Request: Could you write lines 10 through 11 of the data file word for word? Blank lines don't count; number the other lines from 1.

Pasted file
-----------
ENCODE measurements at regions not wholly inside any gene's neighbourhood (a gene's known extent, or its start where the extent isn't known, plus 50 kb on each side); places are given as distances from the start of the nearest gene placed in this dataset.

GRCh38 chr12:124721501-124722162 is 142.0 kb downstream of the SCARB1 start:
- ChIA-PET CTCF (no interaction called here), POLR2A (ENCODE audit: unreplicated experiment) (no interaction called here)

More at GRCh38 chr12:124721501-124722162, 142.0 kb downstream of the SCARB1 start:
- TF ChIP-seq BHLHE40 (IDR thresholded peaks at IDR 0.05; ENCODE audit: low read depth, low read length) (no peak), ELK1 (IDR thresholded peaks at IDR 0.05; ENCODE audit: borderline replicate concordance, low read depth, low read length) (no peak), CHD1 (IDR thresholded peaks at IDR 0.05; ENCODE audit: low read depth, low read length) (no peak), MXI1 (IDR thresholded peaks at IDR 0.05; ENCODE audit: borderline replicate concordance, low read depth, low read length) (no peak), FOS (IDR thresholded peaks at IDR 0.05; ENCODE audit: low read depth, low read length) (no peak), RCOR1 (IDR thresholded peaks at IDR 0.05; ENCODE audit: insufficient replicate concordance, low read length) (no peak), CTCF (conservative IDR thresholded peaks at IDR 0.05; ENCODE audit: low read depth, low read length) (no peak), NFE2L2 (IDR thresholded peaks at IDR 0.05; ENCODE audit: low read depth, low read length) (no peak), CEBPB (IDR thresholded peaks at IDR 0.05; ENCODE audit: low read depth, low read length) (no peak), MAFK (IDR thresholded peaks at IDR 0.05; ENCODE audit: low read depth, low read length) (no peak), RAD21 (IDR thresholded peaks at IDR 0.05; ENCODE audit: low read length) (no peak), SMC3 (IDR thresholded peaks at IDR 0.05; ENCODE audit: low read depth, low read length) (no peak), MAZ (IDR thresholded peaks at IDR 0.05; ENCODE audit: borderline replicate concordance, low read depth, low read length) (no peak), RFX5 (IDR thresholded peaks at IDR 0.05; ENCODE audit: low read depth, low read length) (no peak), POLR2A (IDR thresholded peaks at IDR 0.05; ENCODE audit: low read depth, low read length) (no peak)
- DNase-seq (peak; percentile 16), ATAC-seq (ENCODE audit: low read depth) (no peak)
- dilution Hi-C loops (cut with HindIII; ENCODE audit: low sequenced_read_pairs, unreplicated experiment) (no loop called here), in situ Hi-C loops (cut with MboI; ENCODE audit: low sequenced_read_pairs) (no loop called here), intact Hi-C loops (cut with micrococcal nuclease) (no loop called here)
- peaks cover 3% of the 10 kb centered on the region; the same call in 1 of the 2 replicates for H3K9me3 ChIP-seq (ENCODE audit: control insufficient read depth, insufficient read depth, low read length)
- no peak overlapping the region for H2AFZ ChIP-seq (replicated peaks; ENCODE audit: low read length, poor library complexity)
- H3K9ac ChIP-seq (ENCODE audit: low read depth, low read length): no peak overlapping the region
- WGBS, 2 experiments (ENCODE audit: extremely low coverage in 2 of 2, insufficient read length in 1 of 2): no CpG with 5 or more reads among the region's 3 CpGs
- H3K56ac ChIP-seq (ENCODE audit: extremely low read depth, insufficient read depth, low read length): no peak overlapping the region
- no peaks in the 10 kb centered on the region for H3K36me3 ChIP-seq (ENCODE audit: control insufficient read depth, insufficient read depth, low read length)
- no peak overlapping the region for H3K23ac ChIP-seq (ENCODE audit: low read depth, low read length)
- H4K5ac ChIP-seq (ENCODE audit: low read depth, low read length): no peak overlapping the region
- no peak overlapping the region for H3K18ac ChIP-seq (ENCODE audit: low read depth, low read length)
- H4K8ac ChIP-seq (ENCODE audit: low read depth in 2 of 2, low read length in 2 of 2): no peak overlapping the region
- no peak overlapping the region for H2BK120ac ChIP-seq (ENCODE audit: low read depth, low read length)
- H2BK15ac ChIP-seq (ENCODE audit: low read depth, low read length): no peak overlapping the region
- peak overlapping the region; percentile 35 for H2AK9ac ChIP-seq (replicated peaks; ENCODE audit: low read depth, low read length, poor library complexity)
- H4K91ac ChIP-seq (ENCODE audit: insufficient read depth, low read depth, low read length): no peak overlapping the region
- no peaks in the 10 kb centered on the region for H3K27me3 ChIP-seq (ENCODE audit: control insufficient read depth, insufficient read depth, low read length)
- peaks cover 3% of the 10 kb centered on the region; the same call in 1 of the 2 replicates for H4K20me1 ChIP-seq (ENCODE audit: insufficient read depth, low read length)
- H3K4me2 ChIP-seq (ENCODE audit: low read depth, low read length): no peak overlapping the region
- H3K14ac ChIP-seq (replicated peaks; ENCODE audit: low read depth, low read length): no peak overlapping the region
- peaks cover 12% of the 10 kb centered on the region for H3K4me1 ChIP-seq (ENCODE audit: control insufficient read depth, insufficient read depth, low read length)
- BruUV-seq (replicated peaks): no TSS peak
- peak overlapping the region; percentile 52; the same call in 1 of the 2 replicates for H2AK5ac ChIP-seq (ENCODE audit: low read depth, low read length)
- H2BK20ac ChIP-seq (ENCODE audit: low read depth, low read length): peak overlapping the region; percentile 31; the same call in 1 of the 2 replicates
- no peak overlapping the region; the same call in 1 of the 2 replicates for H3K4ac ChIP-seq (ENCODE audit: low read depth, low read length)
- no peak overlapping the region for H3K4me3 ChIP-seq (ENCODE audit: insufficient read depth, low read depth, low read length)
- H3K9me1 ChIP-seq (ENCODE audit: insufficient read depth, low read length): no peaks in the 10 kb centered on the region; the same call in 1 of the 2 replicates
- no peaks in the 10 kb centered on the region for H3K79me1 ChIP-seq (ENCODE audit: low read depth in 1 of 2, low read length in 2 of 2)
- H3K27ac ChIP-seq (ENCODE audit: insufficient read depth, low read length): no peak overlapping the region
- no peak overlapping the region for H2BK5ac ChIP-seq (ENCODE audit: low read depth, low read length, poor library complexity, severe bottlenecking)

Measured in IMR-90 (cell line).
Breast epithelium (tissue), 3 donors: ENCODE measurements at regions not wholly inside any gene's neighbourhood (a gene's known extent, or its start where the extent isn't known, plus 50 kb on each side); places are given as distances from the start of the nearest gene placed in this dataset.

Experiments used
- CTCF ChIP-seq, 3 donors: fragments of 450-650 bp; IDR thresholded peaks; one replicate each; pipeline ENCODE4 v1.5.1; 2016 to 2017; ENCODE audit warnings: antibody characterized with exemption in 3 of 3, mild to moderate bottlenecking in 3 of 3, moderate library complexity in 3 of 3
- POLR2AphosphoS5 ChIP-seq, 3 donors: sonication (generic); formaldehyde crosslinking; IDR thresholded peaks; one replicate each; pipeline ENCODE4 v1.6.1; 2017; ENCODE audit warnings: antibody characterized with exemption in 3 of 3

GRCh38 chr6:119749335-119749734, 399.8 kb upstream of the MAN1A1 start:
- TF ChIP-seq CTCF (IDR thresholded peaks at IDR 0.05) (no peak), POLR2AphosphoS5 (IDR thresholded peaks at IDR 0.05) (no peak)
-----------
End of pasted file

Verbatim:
- H3K9ac ChIP-seq (ENCODE audit: low read depth, low read length): no peak overlapping the region
- WGBS, 2 experiments (ENCODE audit: extremely low coverage in 2 of 2, insufficient read length in 1 of 2): no CpG with 5 or more reads among the region's 3 CpGs